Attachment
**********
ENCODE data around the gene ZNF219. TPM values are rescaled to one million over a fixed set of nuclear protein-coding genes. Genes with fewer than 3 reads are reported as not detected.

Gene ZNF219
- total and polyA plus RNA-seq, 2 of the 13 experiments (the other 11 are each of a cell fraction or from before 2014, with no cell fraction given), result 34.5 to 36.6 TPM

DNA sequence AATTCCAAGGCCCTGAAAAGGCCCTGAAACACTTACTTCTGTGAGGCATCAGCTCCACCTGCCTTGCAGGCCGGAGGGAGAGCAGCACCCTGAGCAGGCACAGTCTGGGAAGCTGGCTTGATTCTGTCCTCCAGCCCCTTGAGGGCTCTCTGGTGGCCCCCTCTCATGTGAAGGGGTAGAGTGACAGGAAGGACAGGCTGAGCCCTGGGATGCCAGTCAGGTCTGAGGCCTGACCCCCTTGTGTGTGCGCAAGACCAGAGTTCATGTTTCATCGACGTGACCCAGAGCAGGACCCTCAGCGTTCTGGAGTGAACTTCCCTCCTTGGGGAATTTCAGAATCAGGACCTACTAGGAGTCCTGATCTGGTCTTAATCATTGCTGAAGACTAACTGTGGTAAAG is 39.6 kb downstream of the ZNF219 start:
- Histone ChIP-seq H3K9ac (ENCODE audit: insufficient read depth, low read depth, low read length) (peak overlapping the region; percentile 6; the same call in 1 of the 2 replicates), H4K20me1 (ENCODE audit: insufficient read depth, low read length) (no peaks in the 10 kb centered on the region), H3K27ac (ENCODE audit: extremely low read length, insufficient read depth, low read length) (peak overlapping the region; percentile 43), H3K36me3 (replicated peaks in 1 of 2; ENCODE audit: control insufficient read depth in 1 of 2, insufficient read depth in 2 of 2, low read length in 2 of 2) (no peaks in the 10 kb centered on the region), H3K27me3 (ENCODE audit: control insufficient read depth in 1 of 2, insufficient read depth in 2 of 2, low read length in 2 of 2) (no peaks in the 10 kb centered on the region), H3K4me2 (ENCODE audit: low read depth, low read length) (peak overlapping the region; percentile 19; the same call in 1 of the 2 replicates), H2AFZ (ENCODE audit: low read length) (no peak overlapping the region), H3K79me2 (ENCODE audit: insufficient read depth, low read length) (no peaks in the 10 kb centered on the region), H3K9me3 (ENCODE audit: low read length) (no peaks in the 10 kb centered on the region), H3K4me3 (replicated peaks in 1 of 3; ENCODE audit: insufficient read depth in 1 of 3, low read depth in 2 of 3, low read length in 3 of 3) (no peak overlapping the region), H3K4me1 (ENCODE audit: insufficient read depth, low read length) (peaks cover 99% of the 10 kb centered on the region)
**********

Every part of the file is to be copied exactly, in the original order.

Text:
ENCODE data around the gene ZNF219. TPM values are rescaled to one million over a fixed set of nuclear protein-coding genes. Genes with fewer than 3 reads are reported as not detected.

Gene ZNF219
- total and polyA plus RNA-seq, 2 of the 13 experiments (the other 11 are each of a cell fraction or from before 2014, with no cell fraction given), result 34.5 to 36.6 TPM

DNA sequence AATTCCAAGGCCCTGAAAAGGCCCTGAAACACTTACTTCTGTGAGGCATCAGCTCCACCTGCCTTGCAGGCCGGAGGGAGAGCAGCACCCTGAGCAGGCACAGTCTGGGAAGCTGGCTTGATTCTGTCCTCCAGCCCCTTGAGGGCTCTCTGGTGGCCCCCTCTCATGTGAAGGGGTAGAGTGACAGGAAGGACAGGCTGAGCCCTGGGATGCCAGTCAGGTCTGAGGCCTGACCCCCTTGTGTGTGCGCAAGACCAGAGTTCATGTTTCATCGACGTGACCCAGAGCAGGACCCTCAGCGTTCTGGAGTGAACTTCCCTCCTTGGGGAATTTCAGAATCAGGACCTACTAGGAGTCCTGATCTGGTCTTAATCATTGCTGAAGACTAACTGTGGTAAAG is 39.6 kb downstream of the ZNF219 start:
- Histone ChIP-seq H3K9ac (ENCODE audit: insufficient read depth, low read depth, low read length) (peak overlapping the region; percentile 6; the same call in 1 of the 2 replicates), H4K20me1 (ENCODE audit: insufficient read depth, low read length) (no peaks in the 10 kb centered on the region), H3K27ac (ENCODE audit: extremely low read length, insufficient read depth, low read length) (peak overlapping the region; percentile 43), H3K36me3 (replicated peaks in 1 of 2; ENCODE audit: control insufficient read depth in 1 of 2, insufficient read depth in 2 of 2, low read length in 2 of 2) (no peaks in the 10 kb centered on the region), H3K27me3 (ENCODE audit: control insufficient read depth in 1 of 2, insufficient read depth in 2 of 2, low read length in 2 of 2) (no peaks in the 10 kb centered on the region), H3K4me2 (ENCODE audit: low read depth, low read length) (peak overlapping the region; percentile 19; the same call in 1 of the 2 replicates), H2AFZ (ENCODE audit: low read length) (no peak overlapping the region), H3K79me2 (ENCODE audit: insufficient read depth, low read length) (no peaks in the 10 kb centered on the region), H3K9me3 (ENCODE audit: low read length) (no peaks in the 10 kb centered on the region), H3K4me3 (replicated peaks in 1 of 3; ENCODE audit: insufficient read depth in 1 of 3, low read depth in 2 of 3, low read length in 3 of 3) (no peak overlapping the region), H3K4me1 (ENCODE audit: insufficient read depth, low read length) (peaks cover 99% of the 10 kb centered on the region)